Chickenpox is also known as varicella. This is a viral infection which is causing an itchy rash with small and fluid – filled blisters. This is a highly contagious to people who have not been vaccinated against it or who have not head this disease. Before the routine vaccination for this condition, virtually all of us had been infected by the time they reached adulthood and in some cases it causes serious complications. Nowadays, the number of cases and hospitalizations is down dramatically. In the most cases, chickenpox is a mild disease. But it is better for every single person to be vaccinated. The chickenpox vaccine is safe and effective way to prevent this condition and the possible complications of it. [1,2]
Symptoms of chickenpox
Chickenpox infection appears ten to 21 days after exposure to the virus and usually it lasts about 5 – 10 days. You should know that the telltale indication of chickenpox is the rash. Here are other signs and symptoms which can appear one to two days before the rash and they include:
- Tiredness and a general feeling of being unwell (malaise)
- A loss of appetite
Once the chickenpox appears, then it goes through 3 phases. They include:
- In the first phase there are raised pink or red bumps, known as papules, which break out over several days.
- In the second phase, small fluid – filled blisters (which are also known as vesicles) are forming from the raised bumps over about one day before breaking and leaking.
- In the third phase, crusts and scabs, which cover the broken blisters and take several more days to heal.
New bumps continue to appear for several days. As a result of this, you may have all 3 stages of the rash (which include bumps, blisters and scabbed lesions), at the same time on the 2nd day of the rash. Once you are infected, you can spread this virus for up to 48 hours before the rash appears and you remain contagious until all your spots crust over. In healthy children this condition is generally mild. There are some rare cases in which the rash can spread to cover your entire body and lesions may form in your throat, eyes and mucous membranes of the vagina, anus and urethra. New spots continue to appear in a period of several days.
Risk factors: It is known fact that the chickenpox is caused by varicella – zoster virus which is a highly contagious.  This condition can spread quickly. This virus is transmitted by direct contact with the rash. Also it can be spread by droplets dispersed into the air by sneezing or coughing. You have a risk of catching chickenpox if you:
- Live with children
- Work in or attend a school or child care facility 
- Have not been vaccinated for chickenpox [1,2]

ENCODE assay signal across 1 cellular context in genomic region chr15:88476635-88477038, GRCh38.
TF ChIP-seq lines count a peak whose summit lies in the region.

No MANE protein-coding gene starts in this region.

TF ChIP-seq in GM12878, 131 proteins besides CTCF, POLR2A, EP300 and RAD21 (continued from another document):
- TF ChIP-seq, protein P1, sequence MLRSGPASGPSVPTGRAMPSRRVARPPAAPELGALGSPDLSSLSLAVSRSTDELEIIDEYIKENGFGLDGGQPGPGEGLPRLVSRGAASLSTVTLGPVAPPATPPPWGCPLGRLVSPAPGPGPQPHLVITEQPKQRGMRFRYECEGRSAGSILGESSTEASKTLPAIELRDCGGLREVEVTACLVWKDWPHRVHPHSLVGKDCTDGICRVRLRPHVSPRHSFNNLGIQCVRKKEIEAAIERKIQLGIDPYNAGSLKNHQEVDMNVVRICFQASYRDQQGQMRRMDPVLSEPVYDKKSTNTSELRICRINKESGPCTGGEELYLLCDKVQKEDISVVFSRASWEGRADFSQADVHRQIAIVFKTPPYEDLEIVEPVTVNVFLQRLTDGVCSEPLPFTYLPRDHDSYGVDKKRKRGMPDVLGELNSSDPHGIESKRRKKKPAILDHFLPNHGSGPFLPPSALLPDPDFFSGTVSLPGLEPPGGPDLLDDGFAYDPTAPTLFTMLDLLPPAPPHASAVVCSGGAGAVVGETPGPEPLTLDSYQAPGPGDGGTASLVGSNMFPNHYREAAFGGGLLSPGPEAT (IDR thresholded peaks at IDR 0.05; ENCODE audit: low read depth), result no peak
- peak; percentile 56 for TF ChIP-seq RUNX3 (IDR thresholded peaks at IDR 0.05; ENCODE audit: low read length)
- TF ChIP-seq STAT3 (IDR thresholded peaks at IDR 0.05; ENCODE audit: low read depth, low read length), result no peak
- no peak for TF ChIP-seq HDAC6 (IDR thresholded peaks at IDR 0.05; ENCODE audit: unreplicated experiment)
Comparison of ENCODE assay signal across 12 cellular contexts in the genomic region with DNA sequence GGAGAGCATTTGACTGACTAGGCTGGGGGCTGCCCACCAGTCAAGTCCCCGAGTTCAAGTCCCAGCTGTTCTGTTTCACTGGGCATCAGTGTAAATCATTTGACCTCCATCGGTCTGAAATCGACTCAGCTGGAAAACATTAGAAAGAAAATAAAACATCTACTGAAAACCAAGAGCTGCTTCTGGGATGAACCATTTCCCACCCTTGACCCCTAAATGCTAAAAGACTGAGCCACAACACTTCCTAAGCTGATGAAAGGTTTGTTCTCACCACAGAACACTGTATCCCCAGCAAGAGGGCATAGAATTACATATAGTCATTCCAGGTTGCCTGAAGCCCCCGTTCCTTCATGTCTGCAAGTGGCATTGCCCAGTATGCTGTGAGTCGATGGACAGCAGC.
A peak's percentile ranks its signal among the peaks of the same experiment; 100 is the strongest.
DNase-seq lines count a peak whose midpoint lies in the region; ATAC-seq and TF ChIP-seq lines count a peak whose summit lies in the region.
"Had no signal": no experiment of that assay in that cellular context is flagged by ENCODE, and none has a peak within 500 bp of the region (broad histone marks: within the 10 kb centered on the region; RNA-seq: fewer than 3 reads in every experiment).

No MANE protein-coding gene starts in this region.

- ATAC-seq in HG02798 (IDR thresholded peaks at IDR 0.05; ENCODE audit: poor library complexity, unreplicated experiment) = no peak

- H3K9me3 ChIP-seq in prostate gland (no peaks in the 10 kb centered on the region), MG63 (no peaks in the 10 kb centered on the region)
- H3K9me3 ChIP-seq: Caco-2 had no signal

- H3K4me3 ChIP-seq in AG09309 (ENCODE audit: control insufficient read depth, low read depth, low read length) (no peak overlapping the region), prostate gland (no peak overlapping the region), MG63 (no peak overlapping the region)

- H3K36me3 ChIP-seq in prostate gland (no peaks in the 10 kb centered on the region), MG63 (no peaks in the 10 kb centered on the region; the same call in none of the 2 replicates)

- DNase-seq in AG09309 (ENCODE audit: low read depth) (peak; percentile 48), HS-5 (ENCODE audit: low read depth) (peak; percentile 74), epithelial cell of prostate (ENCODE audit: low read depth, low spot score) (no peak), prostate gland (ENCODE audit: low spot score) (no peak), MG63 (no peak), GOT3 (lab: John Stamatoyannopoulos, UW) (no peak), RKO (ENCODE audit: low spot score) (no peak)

- Have not had chickenpox
Most people who have had chickenpox or who have been vaccinated against this condition, these people are immune to it. If you have been vaccinated and if you still get chickenpox, then the symptoms are often milder and you have fewer blisters and you have mild fever or no fever. There are some cases when people can get chickenpox more than once but this is a rare condition.
People who are at a high risk of complications from chickenpox are:
- People taking drugs that suppress their immune systems
- People who are taking steroid medications for another disease or condition such as children with asthma
- People have an immune system which is impaired by medication, such as chemotherapy or another disease such as cancer or HIV 
- Newborns and infants whose mothers never had chickenpox or the vaccine
Chickenpox can also affect pregnant women. If you are not immune to chickenpox and you are pregnant, then you need to talk with your doctor about the risk for you and your unborn baby.
Complications: This condition is normally a mild disease. But also there are some cases when it can be serious and it can lead to complications or death, especially in people who have high – risk of it. Complications of chickenpox include:
- Reye’s syndrome for people who take aspirin during chickenpox
- Toxic shock syndrome
- Inflammation of the brain (encephalitis) 
- Pneumonia 
- Bacterial infections of the skin, soft tissues, bones, joints or bloodstream (sepsis)
 Lopez AS, Marin M. Strategies for the control and investigation of varicella outbreaks manual, 2008. In Centers for Disease Control and Prevention. Retrieved from www.cdc.gov/chickenpox/outbreaks/manual.html
 Kaiser Permanente. Chickenpox vaccination lowers risk of pediatric shingles. Science Daily. 2019. Retrieved from www.sciencedaily.com/releases/2019/06/190610090105.htm
 Vally H, Dowse GK, Eastwood K, Cameron S. An outbreak of chickenpox at a child care centre in Western Australia. Costs to the community and implications for vaccination policy. Australian and New Zealand Journal of Public Health. 2007;31(2):113-9.
 Noronha V, Ostwal V, Ramaswamy A, et al. Chicken pox infection in patients undergoing chemotherapy: A retrospective analysis from a tertiary care center in India. Journal of Infection and Public Health. 2017;10(1):8-13.
 Skripuletz T, Pars K, Schulte A, et al. Varicella zoster virus infections in neurological patients: a clinical study. BMC Infectious Diseases. 2018.
 Denny JT, Rocke ZM, McRae VA, et al. Varicella pneumonia: Case report and review of a potentially lethal complication of a common disease. Journal of Investigative Medicine High Impact Case Reports. 2018;6:2324709618770230.